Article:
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314th AW: How LRAFB became 'Home of Herk Nation'

  • Published
  • By Senior Airman Kristine M. Gruwell
  • 19th Airlift Wing Public Affairs

The C-130 has a legacy dating back to World War II when the C-47 Skytrain was used to airlift supplies to troops during the war. Lessons learned from the C-47 informed the design of what would become the C-130. Almost 80 years later and after constant improvements to the airframe, the Herk is still being utilized for numerous missions across the Air Force and around the world.

Little Rock Air Force Base, Arkansas, is known as the ‘Home of Herk Nation’ and is steeped in mobility heritage. Regardless of component, total force pilots, loadmasters and maintainers assigned to the C-130 all complete initial training at the 314th Airlift Wing, creating a center of gravity for combat airlift.  

“Airmen always remember their original training function, so this being the original training function for the entire C-130 enterprise, Herk Nation really does start here,” said Ben Herrington, 314th AW historian.

In 1970, the 64th Tactical Airlift Wing arrived at Little Rock AFB as the host unit, bringing the first C-130 as both a training function and operational function for Combat Airlift. Before completing a full year, the 64th TAW was de-activated and replaced by the 314th TAW returning from Taiwan where they were supporting U.S. military operations in Vietnam.

The 314th TAW became the 314th AW in 1991 and was transferred across multiple major commands over the course of approximately 30 years. Despite having numerous operational squadrons, the 314th AW’s primary mission was training aircrew for the C-130. As such, it was finally nested under Air Education and Training Command in 1997.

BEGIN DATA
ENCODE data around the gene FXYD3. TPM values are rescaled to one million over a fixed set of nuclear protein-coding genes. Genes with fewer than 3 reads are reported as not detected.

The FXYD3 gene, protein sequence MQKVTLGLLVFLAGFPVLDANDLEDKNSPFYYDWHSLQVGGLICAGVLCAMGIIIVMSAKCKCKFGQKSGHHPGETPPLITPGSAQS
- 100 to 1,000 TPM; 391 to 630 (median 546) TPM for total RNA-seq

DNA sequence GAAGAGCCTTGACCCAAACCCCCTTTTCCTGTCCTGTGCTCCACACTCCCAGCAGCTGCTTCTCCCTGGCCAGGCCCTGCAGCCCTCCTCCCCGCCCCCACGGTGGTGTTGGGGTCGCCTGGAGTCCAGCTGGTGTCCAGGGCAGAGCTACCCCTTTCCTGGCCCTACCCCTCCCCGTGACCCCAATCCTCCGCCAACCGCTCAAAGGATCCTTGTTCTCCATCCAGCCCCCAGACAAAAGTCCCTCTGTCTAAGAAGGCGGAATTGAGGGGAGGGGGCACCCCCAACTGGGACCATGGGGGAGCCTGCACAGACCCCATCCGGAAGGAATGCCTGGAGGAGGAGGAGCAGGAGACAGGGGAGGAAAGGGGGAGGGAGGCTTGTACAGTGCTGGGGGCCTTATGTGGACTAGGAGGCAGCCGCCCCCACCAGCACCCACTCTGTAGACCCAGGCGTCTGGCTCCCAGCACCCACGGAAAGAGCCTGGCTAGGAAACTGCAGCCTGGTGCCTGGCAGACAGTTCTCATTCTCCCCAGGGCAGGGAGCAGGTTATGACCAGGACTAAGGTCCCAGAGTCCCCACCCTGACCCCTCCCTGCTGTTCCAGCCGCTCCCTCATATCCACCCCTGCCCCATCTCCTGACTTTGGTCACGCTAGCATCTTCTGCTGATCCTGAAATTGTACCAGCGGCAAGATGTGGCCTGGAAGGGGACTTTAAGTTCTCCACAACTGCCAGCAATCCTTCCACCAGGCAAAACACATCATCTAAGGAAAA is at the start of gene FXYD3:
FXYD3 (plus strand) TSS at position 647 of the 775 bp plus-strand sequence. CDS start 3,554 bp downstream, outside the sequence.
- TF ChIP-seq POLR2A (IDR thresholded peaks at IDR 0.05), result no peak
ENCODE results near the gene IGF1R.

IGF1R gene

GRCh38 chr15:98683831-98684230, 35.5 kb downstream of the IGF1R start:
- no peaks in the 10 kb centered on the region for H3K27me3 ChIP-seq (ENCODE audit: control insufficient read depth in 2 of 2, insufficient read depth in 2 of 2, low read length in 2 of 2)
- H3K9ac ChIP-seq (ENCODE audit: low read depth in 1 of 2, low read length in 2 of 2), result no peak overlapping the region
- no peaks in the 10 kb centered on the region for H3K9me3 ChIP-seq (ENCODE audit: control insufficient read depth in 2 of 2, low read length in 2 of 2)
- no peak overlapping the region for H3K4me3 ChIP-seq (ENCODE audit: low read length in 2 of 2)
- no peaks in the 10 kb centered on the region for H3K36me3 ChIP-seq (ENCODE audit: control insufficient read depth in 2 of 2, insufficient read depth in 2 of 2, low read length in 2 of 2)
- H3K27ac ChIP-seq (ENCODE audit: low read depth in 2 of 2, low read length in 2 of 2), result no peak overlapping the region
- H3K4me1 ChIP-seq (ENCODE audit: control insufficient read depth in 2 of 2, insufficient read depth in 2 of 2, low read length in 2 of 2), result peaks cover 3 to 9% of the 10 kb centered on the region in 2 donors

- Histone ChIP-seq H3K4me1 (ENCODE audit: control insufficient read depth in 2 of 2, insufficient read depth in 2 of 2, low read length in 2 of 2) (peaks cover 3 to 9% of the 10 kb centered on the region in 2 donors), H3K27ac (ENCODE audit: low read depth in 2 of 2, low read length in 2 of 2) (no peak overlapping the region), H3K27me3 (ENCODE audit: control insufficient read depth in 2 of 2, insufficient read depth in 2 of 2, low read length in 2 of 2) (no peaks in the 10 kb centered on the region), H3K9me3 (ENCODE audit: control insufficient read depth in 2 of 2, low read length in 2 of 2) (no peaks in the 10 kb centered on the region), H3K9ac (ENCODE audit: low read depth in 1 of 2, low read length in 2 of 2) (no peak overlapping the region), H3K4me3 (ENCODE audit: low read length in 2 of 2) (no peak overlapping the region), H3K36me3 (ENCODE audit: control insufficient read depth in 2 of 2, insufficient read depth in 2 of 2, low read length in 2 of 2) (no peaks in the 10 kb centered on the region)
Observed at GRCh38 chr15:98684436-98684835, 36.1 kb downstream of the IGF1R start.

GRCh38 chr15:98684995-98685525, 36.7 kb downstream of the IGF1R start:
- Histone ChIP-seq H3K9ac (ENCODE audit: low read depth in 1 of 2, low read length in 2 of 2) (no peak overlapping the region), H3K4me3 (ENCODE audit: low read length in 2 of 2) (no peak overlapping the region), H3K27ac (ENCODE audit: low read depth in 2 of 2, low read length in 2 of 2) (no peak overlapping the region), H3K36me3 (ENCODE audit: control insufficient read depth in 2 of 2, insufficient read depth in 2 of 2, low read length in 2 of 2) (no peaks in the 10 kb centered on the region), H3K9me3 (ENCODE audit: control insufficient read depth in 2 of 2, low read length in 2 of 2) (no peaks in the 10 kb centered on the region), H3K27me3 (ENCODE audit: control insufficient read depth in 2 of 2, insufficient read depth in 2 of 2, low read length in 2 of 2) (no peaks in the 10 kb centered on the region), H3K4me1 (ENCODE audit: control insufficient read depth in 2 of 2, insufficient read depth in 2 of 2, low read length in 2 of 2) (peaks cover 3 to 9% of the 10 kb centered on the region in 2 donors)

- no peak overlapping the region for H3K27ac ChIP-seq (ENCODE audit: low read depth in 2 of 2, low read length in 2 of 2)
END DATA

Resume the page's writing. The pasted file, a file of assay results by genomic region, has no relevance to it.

In 2008, Air Mobility Command assumed all operational components of the 314th AW, which led to the activation of the 19th Airlift Wing the current host unit of Little Rock AFB.

Regardless of the many changes to the base structure, the 62nd Airlift Squadron, the only flying squadron in the 314th AW, has remained the constant foundation for training pilots and loadmasters in excellence.

“Having training here for almost 50 years means everyone flying the Herk came through this wing and this squadron,” Herrington said. “Everyone who flies a Herk or has flown one are all tied together in Herk Nation through the 62nd Airlift Squadron.”

Every person who comes through the doors of the 314th AW walks beneath the words “We are Herk Nation” as they begin their career.

“Our mission is to create the best combat-minded C-130 professionals, and as we do that we are going to grow this nation of people,” said U.S. Air Force Col. Stephen Hodge, 314th AW commander. “This gives us a chance to find some common ground in which to grow and include others as we work with joint and international partners.”